Thursday, February 21, 2008

does the mitzvah of tzedaka require a kinyan by the recipient?

Can the mitzvah of tzedaka be fulfilled by nesina, giving, if the recipient cannot do a kinyan to accept? Nafka minah if the recipient is a katan, a shoteh, or even a woman (mah she’kansa isha kanah ba’aleh means everything you give to her would revert to her husband’s possession and he might not need the money). R’ Elchanan raises this chakirah in the end of Koveitz He’Oros in the aggadita section.

A am a bit confused as to why he cites this sugya as relevant. Nedarim 34b raises the question of whether a neder of “kikarei elecha” would prohibit the mudar from eating the kikar of bread if it is given to him by the madir as a gift – do we say that once the kikar leaves the madir’s possession it is not longer “kikari”, his kikar, and it becomes permitted? The gemara first argues that it is obvious that the kikar is assur even if given as a gift. While in the madir’s possession and under his control, there is no need for a neder to prevent the mudar from eating the loaf. The whole point of a neder is to prohibit the kikar from being eaten even after it leaves the madir’s possession. However, the gemara rejects this reasoning. Perhaps the neder may have been taken to prevent the mudar from eating the kikar even while it remains in the madir’s possession, e.g. the mudar is invited for a meal.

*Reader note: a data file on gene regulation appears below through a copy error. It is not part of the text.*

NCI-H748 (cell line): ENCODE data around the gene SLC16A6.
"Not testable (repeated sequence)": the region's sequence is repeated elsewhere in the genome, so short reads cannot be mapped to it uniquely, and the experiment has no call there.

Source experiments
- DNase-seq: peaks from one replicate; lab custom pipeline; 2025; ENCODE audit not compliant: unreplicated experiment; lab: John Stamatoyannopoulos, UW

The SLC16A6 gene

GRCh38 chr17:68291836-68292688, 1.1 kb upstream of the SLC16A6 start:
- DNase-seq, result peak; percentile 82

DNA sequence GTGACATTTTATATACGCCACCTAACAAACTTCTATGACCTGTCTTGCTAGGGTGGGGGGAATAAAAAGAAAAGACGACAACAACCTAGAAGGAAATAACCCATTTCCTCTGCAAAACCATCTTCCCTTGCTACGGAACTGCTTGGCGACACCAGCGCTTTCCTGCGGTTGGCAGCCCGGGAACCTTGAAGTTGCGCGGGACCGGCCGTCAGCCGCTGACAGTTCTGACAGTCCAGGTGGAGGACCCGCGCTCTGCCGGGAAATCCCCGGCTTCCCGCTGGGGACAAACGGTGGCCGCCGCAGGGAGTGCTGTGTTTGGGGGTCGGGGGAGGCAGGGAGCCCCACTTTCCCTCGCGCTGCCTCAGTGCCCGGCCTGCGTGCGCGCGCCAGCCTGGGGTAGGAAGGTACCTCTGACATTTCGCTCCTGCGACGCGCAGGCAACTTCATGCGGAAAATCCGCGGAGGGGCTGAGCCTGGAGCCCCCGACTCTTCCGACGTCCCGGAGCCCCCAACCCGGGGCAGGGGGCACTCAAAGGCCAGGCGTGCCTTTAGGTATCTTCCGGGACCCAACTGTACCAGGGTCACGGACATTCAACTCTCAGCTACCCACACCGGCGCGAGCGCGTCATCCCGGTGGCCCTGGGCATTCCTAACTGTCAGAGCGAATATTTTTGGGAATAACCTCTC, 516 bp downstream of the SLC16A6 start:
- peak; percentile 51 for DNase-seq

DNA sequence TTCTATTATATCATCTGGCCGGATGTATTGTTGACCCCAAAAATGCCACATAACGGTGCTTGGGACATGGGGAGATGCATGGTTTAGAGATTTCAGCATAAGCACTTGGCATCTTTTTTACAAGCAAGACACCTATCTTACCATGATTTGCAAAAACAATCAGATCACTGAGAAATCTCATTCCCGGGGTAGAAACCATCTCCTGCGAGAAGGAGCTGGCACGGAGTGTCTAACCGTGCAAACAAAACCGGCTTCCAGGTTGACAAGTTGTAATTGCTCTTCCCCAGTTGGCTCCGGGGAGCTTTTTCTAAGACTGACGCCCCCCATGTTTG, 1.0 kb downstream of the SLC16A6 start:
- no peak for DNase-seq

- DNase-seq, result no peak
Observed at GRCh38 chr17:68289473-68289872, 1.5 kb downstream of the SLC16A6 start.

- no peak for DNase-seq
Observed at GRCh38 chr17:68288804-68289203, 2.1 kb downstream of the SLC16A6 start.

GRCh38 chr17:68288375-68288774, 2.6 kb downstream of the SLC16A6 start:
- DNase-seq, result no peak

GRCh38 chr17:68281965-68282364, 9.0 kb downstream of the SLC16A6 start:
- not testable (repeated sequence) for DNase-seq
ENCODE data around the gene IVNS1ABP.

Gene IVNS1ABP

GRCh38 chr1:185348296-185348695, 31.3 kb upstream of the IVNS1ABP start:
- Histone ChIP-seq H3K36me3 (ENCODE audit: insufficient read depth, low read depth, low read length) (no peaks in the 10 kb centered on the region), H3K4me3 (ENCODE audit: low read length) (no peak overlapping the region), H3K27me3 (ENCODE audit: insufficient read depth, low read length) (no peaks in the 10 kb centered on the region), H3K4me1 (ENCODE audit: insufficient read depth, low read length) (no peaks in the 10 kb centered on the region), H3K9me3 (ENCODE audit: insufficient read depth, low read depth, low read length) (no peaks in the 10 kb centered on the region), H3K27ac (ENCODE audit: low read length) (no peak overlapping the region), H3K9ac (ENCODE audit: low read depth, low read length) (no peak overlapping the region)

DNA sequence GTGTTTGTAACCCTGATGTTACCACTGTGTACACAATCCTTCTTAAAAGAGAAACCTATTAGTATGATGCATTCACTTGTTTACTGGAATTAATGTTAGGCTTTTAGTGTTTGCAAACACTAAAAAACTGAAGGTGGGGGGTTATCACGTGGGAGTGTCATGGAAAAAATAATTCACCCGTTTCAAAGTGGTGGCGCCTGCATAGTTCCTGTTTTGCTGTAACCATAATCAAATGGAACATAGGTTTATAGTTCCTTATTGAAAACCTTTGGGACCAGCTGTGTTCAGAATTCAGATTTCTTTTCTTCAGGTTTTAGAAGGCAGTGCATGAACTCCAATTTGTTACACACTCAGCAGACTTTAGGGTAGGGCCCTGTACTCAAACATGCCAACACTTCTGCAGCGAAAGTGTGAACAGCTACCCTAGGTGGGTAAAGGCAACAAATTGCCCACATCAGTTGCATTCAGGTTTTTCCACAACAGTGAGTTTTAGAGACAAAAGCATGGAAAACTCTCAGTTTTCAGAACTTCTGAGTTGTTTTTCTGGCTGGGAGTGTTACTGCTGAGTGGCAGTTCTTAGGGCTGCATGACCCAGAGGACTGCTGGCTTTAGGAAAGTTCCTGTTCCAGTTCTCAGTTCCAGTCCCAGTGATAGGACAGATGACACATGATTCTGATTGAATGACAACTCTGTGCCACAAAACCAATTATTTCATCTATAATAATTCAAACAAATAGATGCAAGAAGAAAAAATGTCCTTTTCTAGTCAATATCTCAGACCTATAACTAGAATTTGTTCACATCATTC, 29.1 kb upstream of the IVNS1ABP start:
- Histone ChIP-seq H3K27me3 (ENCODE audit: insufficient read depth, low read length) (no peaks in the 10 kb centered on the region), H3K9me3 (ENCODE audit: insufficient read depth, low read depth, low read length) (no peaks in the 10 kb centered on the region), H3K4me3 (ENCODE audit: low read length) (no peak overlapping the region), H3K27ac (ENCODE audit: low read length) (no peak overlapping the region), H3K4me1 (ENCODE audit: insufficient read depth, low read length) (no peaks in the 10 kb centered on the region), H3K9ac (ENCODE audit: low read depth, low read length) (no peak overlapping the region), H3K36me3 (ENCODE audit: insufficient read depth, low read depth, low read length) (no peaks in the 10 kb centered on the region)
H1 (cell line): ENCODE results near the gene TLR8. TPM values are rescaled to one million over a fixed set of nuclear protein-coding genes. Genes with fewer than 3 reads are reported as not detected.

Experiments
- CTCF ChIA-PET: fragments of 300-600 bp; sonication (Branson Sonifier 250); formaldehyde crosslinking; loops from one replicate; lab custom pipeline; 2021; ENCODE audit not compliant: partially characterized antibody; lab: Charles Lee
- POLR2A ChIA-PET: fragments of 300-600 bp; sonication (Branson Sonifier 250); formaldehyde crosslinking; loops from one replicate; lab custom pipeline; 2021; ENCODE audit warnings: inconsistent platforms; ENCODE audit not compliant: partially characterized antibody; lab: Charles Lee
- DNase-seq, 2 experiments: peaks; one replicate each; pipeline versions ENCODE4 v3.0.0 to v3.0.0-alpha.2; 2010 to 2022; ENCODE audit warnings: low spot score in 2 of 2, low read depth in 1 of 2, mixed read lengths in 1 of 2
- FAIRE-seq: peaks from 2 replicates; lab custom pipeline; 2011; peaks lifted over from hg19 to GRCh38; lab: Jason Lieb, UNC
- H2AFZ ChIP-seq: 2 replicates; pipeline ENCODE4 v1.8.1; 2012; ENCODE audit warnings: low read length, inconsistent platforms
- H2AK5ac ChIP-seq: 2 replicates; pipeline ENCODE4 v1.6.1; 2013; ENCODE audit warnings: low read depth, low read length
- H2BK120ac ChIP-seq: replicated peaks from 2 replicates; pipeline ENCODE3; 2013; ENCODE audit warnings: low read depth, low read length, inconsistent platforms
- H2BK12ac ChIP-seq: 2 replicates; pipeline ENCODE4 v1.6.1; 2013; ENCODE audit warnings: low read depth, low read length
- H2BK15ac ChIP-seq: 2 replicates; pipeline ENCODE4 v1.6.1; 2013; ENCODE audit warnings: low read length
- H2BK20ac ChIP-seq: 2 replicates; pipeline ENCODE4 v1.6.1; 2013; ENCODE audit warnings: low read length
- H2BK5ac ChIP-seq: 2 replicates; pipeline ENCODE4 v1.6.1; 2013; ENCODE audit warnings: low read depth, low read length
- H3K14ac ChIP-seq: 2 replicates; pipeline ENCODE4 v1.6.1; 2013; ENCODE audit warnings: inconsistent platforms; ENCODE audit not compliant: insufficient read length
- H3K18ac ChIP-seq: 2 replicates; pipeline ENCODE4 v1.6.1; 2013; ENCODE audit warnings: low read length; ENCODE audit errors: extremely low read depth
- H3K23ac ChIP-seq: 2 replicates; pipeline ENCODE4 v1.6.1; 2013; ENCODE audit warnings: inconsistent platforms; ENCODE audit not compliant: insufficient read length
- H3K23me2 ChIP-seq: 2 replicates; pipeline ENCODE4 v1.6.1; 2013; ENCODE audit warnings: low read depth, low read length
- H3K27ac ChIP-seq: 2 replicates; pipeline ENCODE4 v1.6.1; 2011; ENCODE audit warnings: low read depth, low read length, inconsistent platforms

I am not sure why R’ Elchanan needed to cite this gemara to prove what seems to be a simple point: one can give benefit to someone without actually being makneh anything to the recipient. What remains unclear (and R’ Elchanan acknowledges that this gemara does not resolve the dilemma) is whether such benefit fulfills the mitzvah of tzedaka or whether (though it may be a chessed) the mitzvah of tzedaka requires a formal act of kinyan.


  1. Very interesting because I had a post on why we don't make a beracha on certain mitzvos. By tzedaka both the Gra and the Rashba say that there is no beracha because the mitzvah is dependent on the ani accepting the money. This would seem to show that it's not a mitzvah unless the ani is koneh.
    See this post:

  2. Nope. There is a difference between acceptance and kinyan. Lets say (using the case of the gemara in Nedarim) you put out the plate of food but the ani refuses to eat - that would not be tzedaka. If he does eat, it is tzedaka, but no kinyan.